Harassment is a form of employment discrimination that violates Title VII of the Civil Rights Act of 1964, the Age Discrimination in Employment Act of 1967, (ADEA), and the Americans with Disabilities Act of 1990, (ADA).
Harassment is unwelcome conduct that is based on race, color, sex, religion, national origin, disability, and/or age. Harassment becomes unlawful where 1) enduring the offensive conduct becomes a condition of continued employment, or 2) the conduct is severe or pervasive enough to create a work environment that a reasonable person would consider intimidating, hostile, or abusive. Anti-discrimination laws also prohibit harassment against individuals in retaliation for filing a discrimination charge, testifying, or participating in any way in an investigation, proceeding, or lawsuit under these laws; or opposing employment practices that they reasonably believe discriminate against individuals, in violation of these laws.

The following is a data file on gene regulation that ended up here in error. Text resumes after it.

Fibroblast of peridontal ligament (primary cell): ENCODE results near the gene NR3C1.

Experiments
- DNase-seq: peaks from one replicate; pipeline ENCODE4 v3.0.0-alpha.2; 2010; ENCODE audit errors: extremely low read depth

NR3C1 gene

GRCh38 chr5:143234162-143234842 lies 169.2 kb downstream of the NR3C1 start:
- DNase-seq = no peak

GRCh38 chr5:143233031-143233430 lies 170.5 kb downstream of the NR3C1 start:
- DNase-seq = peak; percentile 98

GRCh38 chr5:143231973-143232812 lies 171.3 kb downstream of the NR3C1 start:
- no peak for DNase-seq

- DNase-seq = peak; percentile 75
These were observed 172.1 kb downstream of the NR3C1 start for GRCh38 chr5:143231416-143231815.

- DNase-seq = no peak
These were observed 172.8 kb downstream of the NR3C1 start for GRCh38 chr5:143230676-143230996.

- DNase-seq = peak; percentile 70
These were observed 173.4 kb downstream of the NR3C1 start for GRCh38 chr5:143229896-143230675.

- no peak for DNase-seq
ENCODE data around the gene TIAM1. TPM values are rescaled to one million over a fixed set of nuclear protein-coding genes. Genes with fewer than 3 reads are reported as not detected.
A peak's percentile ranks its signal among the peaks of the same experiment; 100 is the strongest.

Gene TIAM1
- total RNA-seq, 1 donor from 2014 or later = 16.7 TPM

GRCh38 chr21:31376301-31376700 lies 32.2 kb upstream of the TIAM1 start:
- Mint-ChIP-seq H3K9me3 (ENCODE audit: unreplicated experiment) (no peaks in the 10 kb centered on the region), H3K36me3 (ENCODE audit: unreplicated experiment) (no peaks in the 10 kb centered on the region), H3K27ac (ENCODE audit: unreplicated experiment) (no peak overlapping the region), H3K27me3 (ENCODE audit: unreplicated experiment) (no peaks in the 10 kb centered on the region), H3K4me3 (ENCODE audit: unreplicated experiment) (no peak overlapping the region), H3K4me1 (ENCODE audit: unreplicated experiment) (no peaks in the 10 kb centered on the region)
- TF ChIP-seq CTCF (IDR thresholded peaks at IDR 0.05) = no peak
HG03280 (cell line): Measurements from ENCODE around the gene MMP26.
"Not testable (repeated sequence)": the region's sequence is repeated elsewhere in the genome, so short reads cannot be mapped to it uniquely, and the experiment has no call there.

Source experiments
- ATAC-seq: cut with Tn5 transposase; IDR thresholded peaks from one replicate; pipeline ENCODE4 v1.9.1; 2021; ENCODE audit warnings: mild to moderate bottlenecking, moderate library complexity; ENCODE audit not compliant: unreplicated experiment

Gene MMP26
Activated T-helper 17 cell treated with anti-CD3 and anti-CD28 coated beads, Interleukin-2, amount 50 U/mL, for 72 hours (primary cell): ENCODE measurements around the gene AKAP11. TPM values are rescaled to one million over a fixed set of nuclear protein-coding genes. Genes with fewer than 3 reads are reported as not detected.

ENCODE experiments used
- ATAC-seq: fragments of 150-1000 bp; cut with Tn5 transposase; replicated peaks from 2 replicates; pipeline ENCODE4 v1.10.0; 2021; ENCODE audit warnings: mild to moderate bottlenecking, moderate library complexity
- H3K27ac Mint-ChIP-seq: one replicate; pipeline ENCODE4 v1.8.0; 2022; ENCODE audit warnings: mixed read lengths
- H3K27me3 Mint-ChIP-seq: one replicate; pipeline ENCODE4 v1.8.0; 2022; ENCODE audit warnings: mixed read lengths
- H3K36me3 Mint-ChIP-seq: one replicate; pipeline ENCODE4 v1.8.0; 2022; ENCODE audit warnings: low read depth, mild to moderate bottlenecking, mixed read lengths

Petty slights, annoyances, and isolated incidents (unless extremely serious) will not rise to the level of illegality. To be unlawful, the conduct must create a work environment that would be intimidating, hostile, or offensive to reasonable people.
Offensive conduct may include, but is not limited to, offensive jokes, slurs, epithets or name calling, physical assaults or threats, intimidation, ridicule or mockery, insults or put-downs, offensive objects or pictures, and interference with work performance. Harassment can occur in a variety of circumstances, including, but not limited to, the following: